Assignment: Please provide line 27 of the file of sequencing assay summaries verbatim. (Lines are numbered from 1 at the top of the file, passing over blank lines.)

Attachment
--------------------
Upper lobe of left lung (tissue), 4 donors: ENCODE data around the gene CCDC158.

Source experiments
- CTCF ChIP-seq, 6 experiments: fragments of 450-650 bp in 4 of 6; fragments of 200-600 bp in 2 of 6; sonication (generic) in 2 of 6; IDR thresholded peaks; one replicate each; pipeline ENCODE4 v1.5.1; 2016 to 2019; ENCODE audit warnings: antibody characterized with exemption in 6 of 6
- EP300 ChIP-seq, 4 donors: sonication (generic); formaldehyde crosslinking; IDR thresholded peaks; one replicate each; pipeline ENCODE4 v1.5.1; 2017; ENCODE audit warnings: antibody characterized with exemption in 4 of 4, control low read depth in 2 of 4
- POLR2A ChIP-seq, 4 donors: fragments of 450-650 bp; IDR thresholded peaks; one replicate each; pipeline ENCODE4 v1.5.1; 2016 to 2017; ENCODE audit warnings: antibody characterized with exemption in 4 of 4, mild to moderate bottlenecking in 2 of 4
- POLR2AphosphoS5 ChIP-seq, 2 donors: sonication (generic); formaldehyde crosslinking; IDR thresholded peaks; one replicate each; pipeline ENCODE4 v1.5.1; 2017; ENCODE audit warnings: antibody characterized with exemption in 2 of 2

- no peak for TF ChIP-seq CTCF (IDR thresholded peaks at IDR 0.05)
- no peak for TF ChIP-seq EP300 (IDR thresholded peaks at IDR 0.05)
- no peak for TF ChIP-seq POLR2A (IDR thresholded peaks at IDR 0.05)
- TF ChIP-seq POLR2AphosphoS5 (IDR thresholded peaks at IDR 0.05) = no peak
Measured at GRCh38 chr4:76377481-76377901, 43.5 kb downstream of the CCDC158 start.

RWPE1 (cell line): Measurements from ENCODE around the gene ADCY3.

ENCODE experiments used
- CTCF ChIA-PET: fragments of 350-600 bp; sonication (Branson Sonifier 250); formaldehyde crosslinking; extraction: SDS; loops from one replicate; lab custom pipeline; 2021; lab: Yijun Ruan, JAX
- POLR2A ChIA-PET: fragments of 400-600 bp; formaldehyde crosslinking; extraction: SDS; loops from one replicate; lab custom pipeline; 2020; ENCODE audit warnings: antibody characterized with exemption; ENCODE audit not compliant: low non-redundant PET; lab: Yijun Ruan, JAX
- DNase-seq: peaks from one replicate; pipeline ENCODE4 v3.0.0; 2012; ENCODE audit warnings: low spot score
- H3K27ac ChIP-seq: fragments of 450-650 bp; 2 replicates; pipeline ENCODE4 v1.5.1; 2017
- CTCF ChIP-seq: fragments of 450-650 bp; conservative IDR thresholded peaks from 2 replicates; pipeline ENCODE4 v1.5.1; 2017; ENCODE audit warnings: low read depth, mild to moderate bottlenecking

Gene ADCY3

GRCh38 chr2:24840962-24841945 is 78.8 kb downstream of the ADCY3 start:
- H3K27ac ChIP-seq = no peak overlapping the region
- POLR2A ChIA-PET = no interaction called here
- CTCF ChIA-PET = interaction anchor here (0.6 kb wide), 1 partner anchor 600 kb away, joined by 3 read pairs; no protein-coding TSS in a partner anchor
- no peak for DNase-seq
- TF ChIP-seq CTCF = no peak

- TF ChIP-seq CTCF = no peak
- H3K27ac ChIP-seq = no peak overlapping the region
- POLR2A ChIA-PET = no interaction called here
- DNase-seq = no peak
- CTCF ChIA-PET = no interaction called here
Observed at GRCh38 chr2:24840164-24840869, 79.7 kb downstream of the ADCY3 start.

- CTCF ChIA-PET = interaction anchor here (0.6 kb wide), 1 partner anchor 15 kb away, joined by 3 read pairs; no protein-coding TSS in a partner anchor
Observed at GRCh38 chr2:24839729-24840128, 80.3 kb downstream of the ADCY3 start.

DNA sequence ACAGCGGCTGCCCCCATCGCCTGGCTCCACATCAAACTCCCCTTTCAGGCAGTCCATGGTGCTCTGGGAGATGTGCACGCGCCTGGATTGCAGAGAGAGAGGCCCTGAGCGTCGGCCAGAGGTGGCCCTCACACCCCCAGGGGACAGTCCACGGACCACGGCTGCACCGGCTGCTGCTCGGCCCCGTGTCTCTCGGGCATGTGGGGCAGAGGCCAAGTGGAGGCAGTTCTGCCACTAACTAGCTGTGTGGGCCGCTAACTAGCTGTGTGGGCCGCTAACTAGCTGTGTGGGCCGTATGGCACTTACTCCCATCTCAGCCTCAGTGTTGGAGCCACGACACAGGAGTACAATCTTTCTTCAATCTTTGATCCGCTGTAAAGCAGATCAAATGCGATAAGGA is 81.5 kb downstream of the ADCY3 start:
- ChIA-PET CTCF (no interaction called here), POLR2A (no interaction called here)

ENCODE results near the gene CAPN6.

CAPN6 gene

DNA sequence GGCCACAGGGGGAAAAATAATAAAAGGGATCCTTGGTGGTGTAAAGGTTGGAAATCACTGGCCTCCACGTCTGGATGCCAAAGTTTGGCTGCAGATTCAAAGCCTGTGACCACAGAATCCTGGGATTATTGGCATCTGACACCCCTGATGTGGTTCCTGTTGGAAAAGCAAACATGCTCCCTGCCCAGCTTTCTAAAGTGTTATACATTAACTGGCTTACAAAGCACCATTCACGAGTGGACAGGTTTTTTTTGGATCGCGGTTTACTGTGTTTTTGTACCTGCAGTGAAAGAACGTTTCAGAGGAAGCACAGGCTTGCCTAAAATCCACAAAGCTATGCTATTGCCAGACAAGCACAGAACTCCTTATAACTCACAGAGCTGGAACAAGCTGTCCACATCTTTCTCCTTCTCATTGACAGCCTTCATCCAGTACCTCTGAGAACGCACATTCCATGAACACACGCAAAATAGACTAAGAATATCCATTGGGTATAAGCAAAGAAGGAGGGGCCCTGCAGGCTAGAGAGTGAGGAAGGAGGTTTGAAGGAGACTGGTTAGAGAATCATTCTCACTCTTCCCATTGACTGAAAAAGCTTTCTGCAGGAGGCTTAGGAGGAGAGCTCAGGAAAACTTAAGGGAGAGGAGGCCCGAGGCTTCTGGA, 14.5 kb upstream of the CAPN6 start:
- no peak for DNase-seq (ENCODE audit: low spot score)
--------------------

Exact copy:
- H3K27ac ChIP-seq = no peak overlapping the region